Concepts

This document explains how a bot works as well as the underlying concepts.

The purpose of a bot is to exchange messages with a user. A user message is processed by the bot that computes responses (bot messages).

Bot

A bot is an application composed of the following main parts:

  • Adapter, adapt the messages to the messaging platform
  • NLU (Natural Language Understanding) component, processes user text messages
  • Dialog Manager, decides which dialogs to call
  • Brain, stores values relevant to the operation of the bot

Other components

The processing of the user message and the generation of the bot messages involve additional components:

  • Extractors, extract entities from user sentences
  • Dialogs, interact with the brain and the views
  • Views, generate the messages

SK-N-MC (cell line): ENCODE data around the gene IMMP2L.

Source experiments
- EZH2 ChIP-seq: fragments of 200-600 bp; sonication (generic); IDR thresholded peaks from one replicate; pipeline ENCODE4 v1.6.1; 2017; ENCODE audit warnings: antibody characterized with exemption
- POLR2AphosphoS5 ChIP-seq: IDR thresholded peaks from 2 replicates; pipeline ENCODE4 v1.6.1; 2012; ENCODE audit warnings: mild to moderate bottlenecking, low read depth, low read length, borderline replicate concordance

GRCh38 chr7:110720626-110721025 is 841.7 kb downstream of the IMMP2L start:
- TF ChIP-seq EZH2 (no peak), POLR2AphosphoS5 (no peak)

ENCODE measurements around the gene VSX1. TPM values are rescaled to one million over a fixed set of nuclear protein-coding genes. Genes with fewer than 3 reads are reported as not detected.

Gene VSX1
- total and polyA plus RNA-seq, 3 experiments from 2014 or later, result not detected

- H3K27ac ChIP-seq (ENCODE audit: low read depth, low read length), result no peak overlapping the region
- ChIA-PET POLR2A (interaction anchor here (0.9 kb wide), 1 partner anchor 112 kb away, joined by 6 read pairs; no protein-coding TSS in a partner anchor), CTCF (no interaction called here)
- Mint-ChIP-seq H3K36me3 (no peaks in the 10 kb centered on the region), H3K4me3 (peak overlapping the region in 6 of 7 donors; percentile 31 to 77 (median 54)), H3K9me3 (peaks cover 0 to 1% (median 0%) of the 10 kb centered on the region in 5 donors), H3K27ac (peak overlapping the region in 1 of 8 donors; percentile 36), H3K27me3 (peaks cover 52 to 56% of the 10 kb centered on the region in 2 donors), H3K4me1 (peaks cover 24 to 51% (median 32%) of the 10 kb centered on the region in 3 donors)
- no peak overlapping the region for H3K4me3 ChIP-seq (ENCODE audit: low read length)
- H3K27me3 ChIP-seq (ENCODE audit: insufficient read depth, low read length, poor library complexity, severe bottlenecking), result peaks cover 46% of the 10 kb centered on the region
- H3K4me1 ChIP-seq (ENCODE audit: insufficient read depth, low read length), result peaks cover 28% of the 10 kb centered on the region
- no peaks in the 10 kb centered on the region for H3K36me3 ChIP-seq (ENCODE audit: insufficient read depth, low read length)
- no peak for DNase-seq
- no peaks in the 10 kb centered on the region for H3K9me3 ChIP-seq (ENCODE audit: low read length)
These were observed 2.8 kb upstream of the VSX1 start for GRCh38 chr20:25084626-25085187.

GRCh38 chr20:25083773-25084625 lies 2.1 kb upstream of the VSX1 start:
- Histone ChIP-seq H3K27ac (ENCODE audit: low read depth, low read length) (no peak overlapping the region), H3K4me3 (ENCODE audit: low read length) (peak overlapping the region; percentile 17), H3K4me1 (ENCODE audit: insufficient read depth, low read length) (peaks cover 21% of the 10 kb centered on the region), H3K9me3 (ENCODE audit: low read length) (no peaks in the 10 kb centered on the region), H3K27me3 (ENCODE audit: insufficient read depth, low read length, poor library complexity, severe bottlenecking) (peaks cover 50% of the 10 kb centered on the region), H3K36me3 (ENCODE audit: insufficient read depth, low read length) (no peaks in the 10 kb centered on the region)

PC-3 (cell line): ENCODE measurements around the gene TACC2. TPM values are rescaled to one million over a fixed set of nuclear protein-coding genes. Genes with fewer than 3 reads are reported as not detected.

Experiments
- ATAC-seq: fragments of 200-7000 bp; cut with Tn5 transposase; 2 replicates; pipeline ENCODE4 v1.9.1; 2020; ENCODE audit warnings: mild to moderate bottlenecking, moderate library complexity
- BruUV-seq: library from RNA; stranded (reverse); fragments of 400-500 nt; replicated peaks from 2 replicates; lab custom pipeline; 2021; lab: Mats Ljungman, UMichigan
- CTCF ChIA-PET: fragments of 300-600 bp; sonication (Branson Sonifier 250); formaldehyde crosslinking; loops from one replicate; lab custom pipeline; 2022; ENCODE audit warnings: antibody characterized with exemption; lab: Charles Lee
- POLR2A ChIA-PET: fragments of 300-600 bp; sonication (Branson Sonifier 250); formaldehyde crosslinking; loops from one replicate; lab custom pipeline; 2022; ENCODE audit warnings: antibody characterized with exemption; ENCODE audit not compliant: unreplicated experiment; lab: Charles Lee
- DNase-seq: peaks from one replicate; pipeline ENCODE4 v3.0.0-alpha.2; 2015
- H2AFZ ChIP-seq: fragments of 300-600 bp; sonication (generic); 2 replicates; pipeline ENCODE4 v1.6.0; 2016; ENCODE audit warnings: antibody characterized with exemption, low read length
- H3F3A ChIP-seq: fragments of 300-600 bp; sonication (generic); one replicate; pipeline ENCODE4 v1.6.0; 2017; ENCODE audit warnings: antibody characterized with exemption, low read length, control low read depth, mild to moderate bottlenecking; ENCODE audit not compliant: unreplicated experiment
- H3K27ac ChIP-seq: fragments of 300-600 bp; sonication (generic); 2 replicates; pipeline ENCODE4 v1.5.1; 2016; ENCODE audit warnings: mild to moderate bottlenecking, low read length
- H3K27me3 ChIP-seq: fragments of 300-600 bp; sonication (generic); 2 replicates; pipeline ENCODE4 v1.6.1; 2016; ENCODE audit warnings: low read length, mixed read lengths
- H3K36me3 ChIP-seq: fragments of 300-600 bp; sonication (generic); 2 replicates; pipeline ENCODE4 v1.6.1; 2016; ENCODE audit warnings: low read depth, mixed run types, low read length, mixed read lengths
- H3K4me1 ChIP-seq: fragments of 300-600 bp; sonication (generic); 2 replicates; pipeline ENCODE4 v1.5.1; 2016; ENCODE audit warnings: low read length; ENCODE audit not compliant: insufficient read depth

You can see how these components interact in this diagram:

Diagram explaining the concepts

MVC

Note that the bot implements the MVC pattern where:

  • Brain is the model, it contains all the information about the bot, the users, the conversations
  • Dialog is the controller, it updates the brain and calls its view with the required parameters
  • View generates the messages to be sent to the user

Adapters

Each messaging platform (e.g., Facebook Messenger) has its own message format. The adapters are responsible for translating external formats into the SDK's message format and vice-versa.

The SDK comes with the following adapters:

  • messenger, an adapter for Facebook Messenger
  • botfuel, an adapter for Botfuel's webchat
  • shell, an adapter for running a bot in a shell